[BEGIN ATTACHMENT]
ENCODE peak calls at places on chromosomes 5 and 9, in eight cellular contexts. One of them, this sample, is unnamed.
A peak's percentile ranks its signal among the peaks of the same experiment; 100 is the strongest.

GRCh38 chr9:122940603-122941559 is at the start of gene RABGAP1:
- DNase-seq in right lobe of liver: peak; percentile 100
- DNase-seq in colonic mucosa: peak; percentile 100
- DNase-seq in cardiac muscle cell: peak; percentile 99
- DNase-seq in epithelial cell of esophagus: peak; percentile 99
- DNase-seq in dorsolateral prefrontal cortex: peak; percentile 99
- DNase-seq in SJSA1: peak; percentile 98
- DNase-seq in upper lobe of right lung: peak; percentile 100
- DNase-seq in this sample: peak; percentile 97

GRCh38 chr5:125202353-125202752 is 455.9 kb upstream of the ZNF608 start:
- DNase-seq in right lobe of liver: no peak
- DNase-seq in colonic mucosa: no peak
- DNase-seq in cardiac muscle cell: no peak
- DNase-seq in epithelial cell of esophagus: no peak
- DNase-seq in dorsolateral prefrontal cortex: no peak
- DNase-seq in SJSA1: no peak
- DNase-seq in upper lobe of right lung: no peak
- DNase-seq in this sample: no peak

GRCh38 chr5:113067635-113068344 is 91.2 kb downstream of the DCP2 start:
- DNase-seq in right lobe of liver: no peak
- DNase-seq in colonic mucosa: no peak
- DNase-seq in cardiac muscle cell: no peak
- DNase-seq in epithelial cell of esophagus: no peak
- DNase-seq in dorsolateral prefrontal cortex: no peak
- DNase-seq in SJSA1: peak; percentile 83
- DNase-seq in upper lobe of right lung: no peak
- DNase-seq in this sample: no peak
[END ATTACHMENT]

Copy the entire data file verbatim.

ENCODE peak calls at places on chromosomes 5 and 9, in eight cellular contexts. One of them, this sample, is unnamed.
A peak's percentile ranks its signal among the peaks of the same experiment; 100 is the strongest.

GRCh38 chr9:122940603-122941559 is at the start of gene RABGAP1:
- DNase-seq in right lobe of liver: peak; percentile 100
- DNase-seq in colonic mucosa: peak; percentile 100
- DNase-seq in cardiac muscle cell: peak; percentile 99
- DNase-seq in epithelial cell of esophagus: peak; percentile 99
- DNase-seq in dorsolateral prefrontal cortex: peak; percentile 99
- DNase-seq in SJSA1: peak; percentile 98
- DNase-seq in upper lobe of right lung: peak; percentile 100
- DNase-seq in this sample: peak; percentile 97

GRCh38 chr5:125202353-125202752 is 455.9 kb upstream of the ZNF608 start:
- DNase-seq in right lobe of liver: no peak
- DNase-seq in colonic mucosa: no peak
- DNase-seq in cardiac muscle cell: no peak
- DNase-seq in epithelial cell of esophagus: no peak
- DNase-seq in dorsolateral prefrontal cortex: no peak
- DNase-seq in SJSA1: no peak
- DNase-seq in upper lobe of right lung: no peak
- DNase-seq in this sample: no peak

GRCh38 chr5:113067635-113068344 is 91.2 kb downstream of the DCP2 start:
- DNase-seq in right lobe of liver: no peak
- DNase-seq in colonic mucosa: no peak
- DNase-seq in cardiac muscle cell: no peak
- DNase-seq in epithelial cell of esophagus: no peak
- DNase-seq in dorsolateral prefrontal cortex: no peak
- DNase-seq in SJSA1: peak; percentile 83
- DNase-seq in upper lobe of right lung: no peak
- DNase-seq in this sample: no peak